Seafarers' group urges help for 'invisible essential workers'

Lack of crew rotation has marooned some mariners for 15 months during the pandemic

The following is text of a news release from the Seafarers International House:

(NEW YORK) — Because of COVID-19 safety restrictions, the New York Athletic Club is not able to host the 2020 Setting the Course Banquet planned for July 30. Given the current uncertainties, we have decided to postpone the event to 2021, when we will safely honor our 2020 Outstanding Friends of Seafarers.

In the meantime, seafarers, who should be called "invisible essential workers," need our help more than ever. Maritime transport depends on the 2 million seafarers who operate the world’s merchant ships, which carry about 90 percent of global trade by volume, including most of the world’s food, energy, and medical supplies.

Due to COVID-related travel restrictions, hundreds of thousands of seafarers have been stuck at sea. Unable to disembark, the maximum sea time stipulated in international conventions, is being ignored, with some seafarers marooned at sea for 15 months.

Because of the lack of crew rotation, many seafarers are exhausted and worried about their loved ones who they can’t contact while at sea. When in port, customs agents don’t allow seafarers to leave their ships, which for many have become "floating prisons."

Other seafarers are literally stranded in New York City with no permanent home to go to and no assignment because of the disruptions. The costs of hotels will bankrupt many seafarers who are forced to wait ashore for their next shipping job.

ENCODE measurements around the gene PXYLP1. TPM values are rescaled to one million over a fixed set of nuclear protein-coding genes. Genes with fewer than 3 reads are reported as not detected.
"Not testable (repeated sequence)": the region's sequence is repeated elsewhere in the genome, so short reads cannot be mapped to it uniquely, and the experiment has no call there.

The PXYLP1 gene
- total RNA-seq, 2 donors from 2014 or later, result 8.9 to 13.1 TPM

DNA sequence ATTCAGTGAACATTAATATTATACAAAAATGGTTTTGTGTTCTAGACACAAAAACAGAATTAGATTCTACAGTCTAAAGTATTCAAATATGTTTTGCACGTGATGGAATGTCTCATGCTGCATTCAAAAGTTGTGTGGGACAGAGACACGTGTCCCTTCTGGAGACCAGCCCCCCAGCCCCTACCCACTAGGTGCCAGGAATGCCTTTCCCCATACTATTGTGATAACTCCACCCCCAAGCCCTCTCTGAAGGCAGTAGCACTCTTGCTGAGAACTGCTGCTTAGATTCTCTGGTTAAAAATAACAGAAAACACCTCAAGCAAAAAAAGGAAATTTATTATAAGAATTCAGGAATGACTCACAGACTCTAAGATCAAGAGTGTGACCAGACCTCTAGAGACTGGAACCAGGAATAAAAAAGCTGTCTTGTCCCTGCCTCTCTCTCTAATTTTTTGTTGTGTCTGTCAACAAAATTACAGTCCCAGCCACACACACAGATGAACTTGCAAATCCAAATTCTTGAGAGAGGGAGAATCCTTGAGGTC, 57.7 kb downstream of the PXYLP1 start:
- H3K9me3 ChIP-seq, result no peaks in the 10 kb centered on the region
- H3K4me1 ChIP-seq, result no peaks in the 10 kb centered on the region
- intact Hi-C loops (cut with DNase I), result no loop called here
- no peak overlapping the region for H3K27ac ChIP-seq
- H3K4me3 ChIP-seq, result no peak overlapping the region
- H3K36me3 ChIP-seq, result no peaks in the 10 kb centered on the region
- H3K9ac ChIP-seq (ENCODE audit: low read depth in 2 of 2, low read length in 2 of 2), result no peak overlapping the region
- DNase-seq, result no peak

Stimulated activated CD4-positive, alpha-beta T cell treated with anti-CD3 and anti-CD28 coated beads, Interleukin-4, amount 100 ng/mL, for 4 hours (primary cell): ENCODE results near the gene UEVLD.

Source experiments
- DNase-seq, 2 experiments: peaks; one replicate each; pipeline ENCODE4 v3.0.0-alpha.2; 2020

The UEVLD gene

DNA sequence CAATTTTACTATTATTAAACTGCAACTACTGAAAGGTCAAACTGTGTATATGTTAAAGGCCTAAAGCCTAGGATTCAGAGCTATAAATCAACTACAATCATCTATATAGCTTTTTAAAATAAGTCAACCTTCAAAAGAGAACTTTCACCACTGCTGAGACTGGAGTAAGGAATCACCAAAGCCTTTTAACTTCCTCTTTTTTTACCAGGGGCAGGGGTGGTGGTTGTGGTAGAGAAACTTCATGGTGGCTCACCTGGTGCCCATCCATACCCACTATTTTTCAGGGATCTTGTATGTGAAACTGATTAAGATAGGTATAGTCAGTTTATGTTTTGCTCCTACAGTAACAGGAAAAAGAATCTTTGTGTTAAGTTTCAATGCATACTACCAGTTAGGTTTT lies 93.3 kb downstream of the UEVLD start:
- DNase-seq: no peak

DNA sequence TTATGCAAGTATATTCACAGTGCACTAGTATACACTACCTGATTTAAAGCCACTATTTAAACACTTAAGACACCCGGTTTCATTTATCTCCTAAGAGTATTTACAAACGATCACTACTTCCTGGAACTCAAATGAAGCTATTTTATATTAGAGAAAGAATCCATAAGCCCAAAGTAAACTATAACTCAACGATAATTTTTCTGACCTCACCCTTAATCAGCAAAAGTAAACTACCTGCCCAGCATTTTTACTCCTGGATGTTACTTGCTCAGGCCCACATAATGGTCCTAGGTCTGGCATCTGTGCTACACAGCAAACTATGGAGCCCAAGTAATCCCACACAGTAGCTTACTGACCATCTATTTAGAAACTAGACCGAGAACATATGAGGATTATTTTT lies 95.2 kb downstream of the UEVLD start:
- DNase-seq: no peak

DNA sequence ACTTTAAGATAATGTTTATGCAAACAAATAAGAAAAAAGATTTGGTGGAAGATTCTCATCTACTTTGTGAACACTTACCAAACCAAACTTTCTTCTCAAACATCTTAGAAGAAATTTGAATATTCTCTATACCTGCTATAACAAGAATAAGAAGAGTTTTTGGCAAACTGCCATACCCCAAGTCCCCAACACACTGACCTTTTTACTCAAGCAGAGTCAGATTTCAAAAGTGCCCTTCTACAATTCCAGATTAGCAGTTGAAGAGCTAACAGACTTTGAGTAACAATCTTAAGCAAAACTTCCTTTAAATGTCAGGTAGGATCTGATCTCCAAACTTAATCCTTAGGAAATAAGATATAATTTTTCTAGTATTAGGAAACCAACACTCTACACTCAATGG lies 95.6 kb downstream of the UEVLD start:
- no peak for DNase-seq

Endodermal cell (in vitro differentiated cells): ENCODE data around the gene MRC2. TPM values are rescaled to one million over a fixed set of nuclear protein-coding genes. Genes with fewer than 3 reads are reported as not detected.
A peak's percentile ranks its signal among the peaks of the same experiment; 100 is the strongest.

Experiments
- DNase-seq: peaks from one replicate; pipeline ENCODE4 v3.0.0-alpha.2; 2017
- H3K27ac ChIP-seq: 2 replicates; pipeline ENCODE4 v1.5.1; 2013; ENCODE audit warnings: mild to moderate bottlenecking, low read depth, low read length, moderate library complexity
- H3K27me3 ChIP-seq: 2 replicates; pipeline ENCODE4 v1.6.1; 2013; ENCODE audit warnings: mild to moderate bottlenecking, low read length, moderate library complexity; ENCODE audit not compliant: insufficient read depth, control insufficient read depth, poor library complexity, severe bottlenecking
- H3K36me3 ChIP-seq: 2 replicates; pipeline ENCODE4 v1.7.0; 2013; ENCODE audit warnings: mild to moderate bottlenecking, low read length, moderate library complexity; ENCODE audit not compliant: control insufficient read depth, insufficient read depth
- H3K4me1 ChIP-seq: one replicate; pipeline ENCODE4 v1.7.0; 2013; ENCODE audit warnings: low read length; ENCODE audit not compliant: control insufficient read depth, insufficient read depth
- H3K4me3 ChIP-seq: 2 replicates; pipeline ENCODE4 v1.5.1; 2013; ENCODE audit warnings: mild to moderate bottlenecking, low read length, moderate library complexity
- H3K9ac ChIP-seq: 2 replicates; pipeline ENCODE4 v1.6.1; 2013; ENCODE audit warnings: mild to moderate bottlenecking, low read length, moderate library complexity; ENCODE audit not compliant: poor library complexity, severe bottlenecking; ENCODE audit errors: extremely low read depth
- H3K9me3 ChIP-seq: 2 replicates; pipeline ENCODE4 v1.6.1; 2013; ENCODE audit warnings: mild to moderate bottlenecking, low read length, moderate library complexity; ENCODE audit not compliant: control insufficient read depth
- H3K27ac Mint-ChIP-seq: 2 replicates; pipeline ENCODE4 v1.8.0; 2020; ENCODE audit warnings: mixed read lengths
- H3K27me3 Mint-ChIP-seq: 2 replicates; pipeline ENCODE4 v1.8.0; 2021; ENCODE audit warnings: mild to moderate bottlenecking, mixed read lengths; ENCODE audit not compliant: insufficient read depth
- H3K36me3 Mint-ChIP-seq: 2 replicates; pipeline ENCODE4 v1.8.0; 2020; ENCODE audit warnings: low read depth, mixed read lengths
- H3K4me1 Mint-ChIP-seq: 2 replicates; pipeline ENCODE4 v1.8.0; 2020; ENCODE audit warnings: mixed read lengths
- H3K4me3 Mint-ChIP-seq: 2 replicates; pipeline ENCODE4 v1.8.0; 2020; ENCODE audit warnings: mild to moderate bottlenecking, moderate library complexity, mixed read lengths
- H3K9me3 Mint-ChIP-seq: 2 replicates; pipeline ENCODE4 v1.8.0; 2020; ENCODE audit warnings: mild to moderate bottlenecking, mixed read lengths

Seafarers International House addresses the needs of both sets of seafarers, the ones marooned at sea and the ones stranded. Our port chaplains are able to visit ships in ports along the Eastern Seaboard and bring them magazines, books, and internet connectivity that breaks the painful separation from their families. Port chaplains also bring provisions that the seafarers ask them to pick up.

Seafarers stranded in Manhattan have a subsidized place to stay at the Seafarers International House ”relocated” — now at a mid-town hotel. Our staff assists them if they need counsel or social work assistance.

In addition, a hot-line “chat with a chaplain” has also been established for seafarers regardless of where they are in the world.

Your support will provide great relief to the invisible essential workers that travel the world seas many months on end, to provide us the essential goods we often take for granted.

To support seafarers with a donation, click here.

Categories: Industry News, Maritime News